United States District Court, D. Minnesota
S. Dunne, UNITED STATES ATTORNEY'S OFFICE, for plaintiff.
S. Garvis, KOCH & GARVIS, LLC, for defendant.
Patrick J. Schiltz United States District Judge
convicted defendant John Douglas of being a felon in
possession of a firearm. ECF No. 64. At sentencing, the Court
found that Douglas was a “career offender” within
the meaning of § 4B1.1 of the United States Sentencing
Guidelines. The Court also found that Douglas was subject to
an enhanced sentence under the Armed Career Criminal Act
(“ACCA”), 18 U.S.C. § 924(e), because he had
at least three prior convictions for “violent
felon[ies].” The Court then sentenced Douglas to 240
months in prison, which represented a substantial downward
variance from Douglas's Guidelines range of 360 months to
life. ECF Nos. 112-13. The United States Court of Appeals for
the Eighth Circuit affirmed Douglas's conviction on
direct appeal. United States v. Douglas, 744 F.3d
1065 (8th Cir. 2014).
matter is before the Court on Douglas's motion to vacate,
set aside, or correct his sentence under 28 U.S.C. §
2255. In his original motion, Douglas raised various claims
of ineffective assistance of counsel. In later briefing,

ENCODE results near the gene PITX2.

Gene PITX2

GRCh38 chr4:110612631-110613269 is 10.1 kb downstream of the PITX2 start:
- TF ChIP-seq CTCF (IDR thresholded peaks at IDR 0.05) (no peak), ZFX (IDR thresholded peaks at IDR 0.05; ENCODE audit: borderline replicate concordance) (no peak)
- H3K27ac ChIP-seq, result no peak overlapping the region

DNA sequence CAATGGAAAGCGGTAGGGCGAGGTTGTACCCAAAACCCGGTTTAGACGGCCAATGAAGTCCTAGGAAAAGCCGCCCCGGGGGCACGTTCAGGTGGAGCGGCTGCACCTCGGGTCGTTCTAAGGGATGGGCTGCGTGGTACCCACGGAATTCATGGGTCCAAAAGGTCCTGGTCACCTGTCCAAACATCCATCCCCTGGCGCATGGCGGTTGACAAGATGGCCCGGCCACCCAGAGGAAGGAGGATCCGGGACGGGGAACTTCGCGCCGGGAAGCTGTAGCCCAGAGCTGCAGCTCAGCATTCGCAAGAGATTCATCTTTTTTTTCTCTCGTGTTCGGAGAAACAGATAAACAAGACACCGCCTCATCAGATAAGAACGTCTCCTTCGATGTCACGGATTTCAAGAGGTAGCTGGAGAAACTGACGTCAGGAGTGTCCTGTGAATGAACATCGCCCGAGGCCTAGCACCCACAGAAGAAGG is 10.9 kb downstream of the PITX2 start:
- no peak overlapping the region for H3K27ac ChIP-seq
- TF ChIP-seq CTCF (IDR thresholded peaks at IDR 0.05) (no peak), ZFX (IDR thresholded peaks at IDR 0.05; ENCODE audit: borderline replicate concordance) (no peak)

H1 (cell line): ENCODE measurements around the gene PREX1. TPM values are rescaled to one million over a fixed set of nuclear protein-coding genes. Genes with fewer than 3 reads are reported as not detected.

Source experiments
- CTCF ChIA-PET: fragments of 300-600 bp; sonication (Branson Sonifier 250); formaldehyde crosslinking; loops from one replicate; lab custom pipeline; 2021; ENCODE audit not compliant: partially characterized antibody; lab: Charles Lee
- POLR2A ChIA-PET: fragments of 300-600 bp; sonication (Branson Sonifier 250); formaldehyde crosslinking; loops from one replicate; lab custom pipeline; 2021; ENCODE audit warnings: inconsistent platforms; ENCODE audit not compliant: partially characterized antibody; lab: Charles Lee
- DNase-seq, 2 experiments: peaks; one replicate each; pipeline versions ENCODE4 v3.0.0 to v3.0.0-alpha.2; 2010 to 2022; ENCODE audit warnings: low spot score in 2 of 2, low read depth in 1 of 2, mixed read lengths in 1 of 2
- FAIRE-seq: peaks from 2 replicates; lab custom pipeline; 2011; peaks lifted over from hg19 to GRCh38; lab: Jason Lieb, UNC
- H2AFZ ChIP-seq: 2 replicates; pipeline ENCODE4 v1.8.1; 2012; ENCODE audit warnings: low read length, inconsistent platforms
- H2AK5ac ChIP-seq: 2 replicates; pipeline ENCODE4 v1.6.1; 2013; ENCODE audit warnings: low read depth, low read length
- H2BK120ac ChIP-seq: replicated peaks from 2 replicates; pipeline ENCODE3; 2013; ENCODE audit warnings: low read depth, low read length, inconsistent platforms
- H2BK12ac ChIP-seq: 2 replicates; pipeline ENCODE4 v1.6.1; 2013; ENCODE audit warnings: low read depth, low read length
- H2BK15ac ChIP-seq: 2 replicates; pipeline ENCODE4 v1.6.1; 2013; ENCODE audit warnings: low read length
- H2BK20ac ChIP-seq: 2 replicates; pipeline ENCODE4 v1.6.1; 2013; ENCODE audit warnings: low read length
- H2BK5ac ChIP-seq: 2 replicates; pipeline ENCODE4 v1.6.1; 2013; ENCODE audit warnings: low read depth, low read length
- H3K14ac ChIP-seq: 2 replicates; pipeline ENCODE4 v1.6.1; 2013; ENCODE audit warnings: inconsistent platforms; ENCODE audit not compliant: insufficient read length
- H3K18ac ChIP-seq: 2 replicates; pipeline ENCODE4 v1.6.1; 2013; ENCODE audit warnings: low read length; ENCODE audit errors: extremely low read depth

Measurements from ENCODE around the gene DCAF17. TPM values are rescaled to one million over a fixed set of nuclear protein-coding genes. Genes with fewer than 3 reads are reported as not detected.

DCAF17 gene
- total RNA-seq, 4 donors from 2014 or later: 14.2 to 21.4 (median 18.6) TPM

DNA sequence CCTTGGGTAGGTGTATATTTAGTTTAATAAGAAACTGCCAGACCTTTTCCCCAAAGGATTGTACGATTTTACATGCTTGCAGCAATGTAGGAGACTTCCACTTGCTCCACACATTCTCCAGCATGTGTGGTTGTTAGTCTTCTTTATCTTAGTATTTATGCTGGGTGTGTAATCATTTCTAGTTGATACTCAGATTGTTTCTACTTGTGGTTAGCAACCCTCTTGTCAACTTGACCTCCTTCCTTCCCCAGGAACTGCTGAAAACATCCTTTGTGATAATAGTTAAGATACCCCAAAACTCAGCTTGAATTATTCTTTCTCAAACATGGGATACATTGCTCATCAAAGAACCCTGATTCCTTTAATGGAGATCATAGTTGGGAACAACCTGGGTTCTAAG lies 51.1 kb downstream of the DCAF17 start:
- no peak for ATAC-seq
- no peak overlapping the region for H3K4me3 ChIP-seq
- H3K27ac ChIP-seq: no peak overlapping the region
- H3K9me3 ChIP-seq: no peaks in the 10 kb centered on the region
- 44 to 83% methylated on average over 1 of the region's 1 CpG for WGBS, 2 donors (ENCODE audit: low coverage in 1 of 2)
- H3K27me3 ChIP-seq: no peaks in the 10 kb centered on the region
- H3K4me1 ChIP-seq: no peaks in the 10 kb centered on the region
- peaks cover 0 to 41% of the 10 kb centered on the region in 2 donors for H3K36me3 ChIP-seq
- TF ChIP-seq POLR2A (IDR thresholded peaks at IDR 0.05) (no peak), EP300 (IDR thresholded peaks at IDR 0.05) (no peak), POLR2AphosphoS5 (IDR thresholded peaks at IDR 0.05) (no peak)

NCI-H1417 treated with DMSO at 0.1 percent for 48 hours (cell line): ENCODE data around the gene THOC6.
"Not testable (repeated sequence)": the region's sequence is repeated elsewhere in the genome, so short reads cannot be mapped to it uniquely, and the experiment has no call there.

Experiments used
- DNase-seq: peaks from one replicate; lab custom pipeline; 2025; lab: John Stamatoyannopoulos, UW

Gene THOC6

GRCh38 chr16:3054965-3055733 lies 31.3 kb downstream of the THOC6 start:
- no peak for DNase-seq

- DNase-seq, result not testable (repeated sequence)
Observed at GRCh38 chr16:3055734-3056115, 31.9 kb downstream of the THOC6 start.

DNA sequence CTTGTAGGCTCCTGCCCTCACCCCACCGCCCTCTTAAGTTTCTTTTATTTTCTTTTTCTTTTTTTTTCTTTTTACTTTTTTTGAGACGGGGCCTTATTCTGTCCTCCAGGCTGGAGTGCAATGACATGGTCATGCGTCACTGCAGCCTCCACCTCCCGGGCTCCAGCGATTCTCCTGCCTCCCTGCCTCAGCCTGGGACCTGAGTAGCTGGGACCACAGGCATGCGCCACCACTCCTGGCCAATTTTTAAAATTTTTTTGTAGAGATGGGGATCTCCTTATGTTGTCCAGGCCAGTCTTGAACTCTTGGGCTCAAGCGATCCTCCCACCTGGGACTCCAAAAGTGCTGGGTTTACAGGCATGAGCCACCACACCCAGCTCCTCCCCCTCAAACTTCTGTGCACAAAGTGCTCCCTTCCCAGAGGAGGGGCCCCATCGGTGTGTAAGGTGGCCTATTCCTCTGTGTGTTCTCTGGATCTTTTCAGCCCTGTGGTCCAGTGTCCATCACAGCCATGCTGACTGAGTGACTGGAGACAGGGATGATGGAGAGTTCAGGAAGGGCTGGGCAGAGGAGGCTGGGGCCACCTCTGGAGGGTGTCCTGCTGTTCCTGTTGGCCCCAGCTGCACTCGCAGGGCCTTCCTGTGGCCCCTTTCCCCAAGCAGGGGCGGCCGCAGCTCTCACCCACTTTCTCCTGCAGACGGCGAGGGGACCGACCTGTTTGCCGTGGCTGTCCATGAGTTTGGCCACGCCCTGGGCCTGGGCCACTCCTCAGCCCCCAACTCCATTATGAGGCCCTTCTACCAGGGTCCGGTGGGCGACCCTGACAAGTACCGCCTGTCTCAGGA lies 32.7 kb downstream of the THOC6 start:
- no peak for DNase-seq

Douglas argued that, under Johnson v. United States,
135 S.Ct. 2551 (2015), his felon-in-possession offense no
longer qualifies as a “crime of violence” under
§ 4B1.1 of the Guidelines and that therefore he is not a
Court rejected all of Douglas's ineffective-assistance
claims, see ECF No. 164, and later rejected
Douglas's Johnson claim on the basis of
Beckles v. United States, 137 S.Ct. 886 (2017),
see ECF No. 167. In the meantime, Douglas requested
an opportunity to brief the impact of Mathis v. United
States, 136 S.Ct. 2243 (2016), on his designation as an
armed career criminal under 18 U.S.C. § 924(e). The
Court granted Douglas's request. ECF No. 167. Having
received the parties' supplemental briefing, the Court
rejects the remainder of Douglas's claims.
Douglas's presentence investigation report
(“PSR”), six of his prior offenses were found to
qualify as violent felonies for purposes of the ACCA. PSR
¶ 26. Two of these prior offenses were burglaries that
the government concedes no longer qualify as violent
felonies. That leaves four potentially qualifying offenses:
two first-degree aggravated robberies under Minn. Stat.
§ 609.245, subd. 1, and two second-degree assaults under
Minn. Stat. § 609.222. Douglas committed three of these
four offenses-the two robberies and one of the assaults-on
September 25, 1998. PSR ¶ 45. Douglas committed the
other of the assaults in February 2006. Id. ¶
concedes that the February 2006 second-degree assault
qualifies as a violent felony under the ACCA. He contends,
however, that (1) his aggravated-robbery convictions do not
qualify as violent felonies under the ACCA; (2) even if the
aggravated robberies otherwise qualify as violent felonies,
they cannot both be counted as ACCA predicates because they
were not “committed on occasions different from one
another, ” as required by § 924(e)(1); and (3) his